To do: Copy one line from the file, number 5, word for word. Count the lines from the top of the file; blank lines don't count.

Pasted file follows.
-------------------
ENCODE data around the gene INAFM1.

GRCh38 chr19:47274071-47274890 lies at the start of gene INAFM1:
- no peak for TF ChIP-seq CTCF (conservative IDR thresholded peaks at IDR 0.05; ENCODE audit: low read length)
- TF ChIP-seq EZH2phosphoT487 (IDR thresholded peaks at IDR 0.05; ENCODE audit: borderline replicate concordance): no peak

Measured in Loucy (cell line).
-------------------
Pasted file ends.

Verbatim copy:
Measured in Loucy (cell line).